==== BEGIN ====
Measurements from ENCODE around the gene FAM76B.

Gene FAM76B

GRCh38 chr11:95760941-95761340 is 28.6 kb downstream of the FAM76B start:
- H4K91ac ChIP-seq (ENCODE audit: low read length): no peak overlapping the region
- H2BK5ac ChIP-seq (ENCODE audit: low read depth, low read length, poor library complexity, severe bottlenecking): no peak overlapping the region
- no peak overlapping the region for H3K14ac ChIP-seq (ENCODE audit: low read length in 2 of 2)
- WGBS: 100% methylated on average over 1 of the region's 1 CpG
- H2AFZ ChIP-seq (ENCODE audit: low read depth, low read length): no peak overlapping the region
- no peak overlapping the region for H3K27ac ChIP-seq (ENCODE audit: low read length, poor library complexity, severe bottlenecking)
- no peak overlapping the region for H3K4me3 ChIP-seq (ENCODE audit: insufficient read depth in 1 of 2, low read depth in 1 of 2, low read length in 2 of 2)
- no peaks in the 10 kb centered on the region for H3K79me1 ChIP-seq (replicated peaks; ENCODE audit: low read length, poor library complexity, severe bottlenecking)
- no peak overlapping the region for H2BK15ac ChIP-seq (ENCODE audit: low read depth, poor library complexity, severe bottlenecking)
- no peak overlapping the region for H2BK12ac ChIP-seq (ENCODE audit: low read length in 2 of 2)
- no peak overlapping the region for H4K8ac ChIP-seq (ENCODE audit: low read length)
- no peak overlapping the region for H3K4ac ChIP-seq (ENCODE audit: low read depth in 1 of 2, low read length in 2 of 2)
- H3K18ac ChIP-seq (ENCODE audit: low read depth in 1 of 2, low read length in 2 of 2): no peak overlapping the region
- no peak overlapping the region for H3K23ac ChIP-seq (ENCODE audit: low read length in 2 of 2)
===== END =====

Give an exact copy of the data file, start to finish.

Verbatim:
Measurements from ENCODE around the gene FAM76B.

Gene FAM76B

GRCh38 chr11:95760941-95761340 is 28.6 kb downstream of the FAM76B start:
- H4K91ac ChIP-seq (ENCODE audit: low read length): no peak overlapping the region
- H2BK5ac ChIP-seq (ENCODE audit: low read depth, low read length, poor library complexity, severe bottlenecking): no peak overlapping the region
- no peak overlapping the region for H3K14ac ChIP-seq (ENCODE audit: low read length in 2 of 2)
- WGBS: 100% methylated on average over 1 of the region's 1 CpG
- H2AFZ ChIP-seq (ENCODE audit: low read depth, low read length): no peak overlapping the region
- no peak overlapping the region for H3K27ac ChIP-seq (ENCODE audit: low read length, poor library complexity, severe bottlenecking)
- no peak overlapping the region for H3K4me3 ChIP-seq (ENCODE audit: insufficient read depth in 1 of 2, low read depth in 1 of 2, low read length in 2 of 2)
- no peaks in the 10 kb centered on the region for H3K79me1 ChIP-seq (replicated peaks; ENCODE audit: low read length, poor library complexity, severe bottlenecking)
- no peak overlapping the region for H2BK15ac ChIP-seq (ENCODE audit: low read depth, poor library complexity, severe bottlenecking)
- no peak overlapping the region for H2BK12ac ChIP-seq (ENCODE audit: low read length in 2 of 2)
- no peak overlapping the region for H4K8ac ChIP-seq (ENCODE audit: low read length)
- no peak overlapping the region for H3K4ac ChIP-seq (ENCODE audit: low read depth in 1 of 2, low read length in 2 of 2)
- H3K18ac ChIP-seq (ENCODE audit: low read depth in 1 of 2, low read length in 2 of 2): no peak overlapping the region
- no peak overlapping the region for H3K23ac ChIP-seq (ENCODE audit: low read length in 2 of 2)